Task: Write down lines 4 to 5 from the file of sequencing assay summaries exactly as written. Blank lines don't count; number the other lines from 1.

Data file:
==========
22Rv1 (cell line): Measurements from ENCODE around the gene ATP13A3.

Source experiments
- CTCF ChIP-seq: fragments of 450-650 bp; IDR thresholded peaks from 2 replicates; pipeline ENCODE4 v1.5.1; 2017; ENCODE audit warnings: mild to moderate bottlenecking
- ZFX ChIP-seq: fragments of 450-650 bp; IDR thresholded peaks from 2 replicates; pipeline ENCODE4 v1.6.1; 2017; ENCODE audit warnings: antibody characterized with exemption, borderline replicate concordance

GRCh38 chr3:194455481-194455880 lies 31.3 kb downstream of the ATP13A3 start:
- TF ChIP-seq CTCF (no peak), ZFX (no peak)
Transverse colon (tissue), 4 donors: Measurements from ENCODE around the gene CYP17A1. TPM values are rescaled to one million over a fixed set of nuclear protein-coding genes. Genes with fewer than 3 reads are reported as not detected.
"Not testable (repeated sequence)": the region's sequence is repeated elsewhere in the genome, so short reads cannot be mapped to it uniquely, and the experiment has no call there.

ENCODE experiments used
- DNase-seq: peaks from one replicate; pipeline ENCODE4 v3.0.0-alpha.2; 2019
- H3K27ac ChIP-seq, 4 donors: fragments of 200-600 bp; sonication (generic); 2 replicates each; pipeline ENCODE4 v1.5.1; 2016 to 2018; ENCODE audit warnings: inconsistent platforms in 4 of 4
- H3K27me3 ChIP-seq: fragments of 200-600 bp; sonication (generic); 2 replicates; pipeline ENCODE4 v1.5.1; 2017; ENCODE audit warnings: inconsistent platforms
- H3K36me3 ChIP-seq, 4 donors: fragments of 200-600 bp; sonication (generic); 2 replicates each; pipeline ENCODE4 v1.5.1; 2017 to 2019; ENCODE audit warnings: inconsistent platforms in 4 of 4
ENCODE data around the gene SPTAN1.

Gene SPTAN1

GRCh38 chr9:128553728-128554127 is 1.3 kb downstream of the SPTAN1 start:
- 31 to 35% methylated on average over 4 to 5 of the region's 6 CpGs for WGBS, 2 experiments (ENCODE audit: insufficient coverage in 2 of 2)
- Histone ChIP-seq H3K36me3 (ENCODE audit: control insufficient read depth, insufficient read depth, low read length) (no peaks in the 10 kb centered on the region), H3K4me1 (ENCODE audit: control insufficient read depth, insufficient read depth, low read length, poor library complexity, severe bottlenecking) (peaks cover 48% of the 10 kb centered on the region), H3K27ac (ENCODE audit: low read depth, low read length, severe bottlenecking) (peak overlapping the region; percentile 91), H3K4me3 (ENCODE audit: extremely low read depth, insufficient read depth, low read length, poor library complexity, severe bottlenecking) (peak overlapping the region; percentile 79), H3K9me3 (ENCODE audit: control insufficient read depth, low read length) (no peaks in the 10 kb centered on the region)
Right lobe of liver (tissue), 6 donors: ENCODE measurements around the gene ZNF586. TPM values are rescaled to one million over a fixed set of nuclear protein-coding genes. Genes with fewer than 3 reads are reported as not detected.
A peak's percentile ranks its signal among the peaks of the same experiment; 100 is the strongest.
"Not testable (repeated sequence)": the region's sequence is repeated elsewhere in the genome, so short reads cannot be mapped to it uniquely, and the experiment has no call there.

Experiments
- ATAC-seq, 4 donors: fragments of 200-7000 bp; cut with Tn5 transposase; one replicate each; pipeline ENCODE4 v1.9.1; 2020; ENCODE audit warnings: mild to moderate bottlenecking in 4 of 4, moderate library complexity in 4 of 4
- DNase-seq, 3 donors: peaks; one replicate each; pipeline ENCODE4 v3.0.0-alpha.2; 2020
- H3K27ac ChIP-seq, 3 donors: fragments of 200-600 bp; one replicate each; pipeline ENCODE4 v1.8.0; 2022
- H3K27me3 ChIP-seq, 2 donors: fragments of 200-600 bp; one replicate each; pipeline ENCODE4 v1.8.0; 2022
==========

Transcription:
- ZFX ChIP-seq: fragments of 450-650 bp; IDR thresholded peaks from 2 replicates; pipeline ENCODE4 v1.6.1; 2017; ENCODE audit warnings: antibody characterized with exemption, borderline replicate concordance

GRCh38 chr3:194455481-194455880 lies 31.3 kb downstream of the ATP13A3 start: